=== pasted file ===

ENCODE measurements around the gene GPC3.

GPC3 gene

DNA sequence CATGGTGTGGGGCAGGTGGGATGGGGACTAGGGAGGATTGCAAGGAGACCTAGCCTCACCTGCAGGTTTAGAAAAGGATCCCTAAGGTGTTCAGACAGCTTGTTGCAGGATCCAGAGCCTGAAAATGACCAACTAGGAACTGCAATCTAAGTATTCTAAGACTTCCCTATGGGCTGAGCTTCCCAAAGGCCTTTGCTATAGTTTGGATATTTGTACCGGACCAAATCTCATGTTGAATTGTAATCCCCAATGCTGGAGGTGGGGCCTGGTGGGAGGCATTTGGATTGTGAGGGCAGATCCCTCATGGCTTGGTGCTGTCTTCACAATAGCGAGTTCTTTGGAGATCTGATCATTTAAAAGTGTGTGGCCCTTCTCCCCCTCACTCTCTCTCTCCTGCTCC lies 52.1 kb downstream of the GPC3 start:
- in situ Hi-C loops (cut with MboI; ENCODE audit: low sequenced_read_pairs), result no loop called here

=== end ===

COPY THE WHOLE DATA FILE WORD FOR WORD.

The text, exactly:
ENCODE measurements around the gene GPC3.

GPC3 gene

DNA sequence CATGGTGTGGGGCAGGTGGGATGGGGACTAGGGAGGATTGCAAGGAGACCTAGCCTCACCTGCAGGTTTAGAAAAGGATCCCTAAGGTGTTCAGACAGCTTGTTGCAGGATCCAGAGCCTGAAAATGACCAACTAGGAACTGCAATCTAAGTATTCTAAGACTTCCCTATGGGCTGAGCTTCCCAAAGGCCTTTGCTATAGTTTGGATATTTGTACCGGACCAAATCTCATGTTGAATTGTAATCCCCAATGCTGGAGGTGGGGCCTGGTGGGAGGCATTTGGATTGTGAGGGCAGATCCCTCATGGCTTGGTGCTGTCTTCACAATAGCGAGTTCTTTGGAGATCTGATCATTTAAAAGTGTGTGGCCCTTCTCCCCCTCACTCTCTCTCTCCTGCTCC lies 52.1 kb downstream of the GPC3 start:
- in situ Hi-C loops (cut with MboI; ENCODE audit: low sequenced_read_pairs), result no loop called here